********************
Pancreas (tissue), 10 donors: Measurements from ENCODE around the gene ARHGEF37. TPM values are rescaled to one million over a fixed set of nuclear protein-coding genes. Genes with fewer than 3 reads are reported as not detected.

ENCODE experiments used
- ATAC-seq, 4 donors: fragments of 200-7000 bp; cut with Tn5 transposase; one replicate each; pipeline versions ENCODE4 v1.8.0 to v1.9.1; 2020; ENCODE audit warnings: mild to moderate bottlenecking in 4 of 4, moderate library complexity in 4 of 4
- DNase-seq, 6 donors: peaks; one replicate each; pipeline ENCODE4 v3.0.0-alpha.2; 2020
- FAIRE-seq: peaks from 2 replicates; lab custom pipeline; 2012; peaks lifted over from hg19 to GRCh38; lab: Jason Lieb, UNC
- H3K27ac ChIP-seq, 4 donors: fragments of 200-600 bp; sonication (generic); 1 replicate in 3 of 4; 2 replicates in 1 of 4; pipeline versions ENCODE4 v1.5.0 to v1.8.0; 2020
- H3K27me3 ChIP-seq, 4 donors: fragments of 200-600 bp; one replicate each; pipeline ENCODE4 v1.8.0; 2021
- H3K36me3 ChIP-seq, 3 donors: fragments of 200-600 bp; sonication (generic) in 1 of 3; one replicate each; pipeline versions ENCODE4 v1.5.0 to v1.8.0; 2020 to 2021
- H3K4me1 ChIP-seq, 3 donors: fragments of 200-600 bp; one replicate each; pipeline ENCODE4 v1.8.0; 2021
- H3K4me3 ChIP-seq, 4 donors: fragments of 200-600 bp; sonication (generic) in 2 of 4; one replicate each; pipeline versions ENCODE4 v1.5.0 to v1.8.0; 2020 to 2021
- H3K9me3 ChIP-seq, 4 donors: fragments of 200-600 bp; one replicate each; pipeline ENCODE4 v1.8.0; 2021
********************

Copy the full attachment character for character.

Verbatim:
Pancreas (tissue), 10 donors: Measurements from ENCODE around the gene ARHGEF37. TPM values are rescaled to one million over a fixed set of nuclear protein-coding genes. Genes with fewer than 3 reads are reported as not detected.

ENCODE experiments used
- ATAC-seq, 4 donors: fragments of 200-7000 bp; cut with Tn5 transposase; one replicate each; pipeline versions ENCODE4 v1.8.0 to v1.9.1; 2020; ENCODE audit warnings: mild to moderate bottlenecking in 4 of 4, moderate library complexity in 4 of 4
- DNase-seq, 6 donors: peaks; one replicate each; pipeline ENCODE4 v3.0.0-alpha.2; 2020
- FAIRE-seq: peaks from 2 replicates; lab custom pipeline; 2012; peaks lifted over from hg19 to GRCh38; lab: Jason Lieb, UNC
- H3K27ac ChIP-seq, 4 donors: fragments of 200-600 bp; sonication (generic); 1 replicate in 3 of 4; 2 replicates in 1 of 4; pipeline versions ENCODE4 v1.5.0 to v1.8.0; 2020
- H3K27me3 ChIP-seq, 4 donors: fragments of 200-600 bp; one replicate each; pipeline ENCODE4 v1.8.0; 2021
- H3K36me3 ChIP-seq, 3 donors: fragments of 200-600 bp; sonication (generic) in 1 of 3; one replicate each; pipeline versions ENCODE4 v1.5.0 to v1.8.0; 2020 to 2021
- H3K4me1 ChIP-seq, 3 donors: fragments of 200-600 bp; one replicate each; pipeline ENCODE4 v1.8.0; 2021
- H3K4me3 ChIP-seq, 4 donors: fragments of 200-600 bp; sonication (generic) in 2 of 4; one replicate each; pipeline versions ENCODE4 v1.5.0 to v1.8.0; 2020 to 2021
- H3K9me3 ChIP-seq, 4 donors: fragments of 200-600 bp; one replicate each; pipeline ENCODE4 v1.8.0; 2021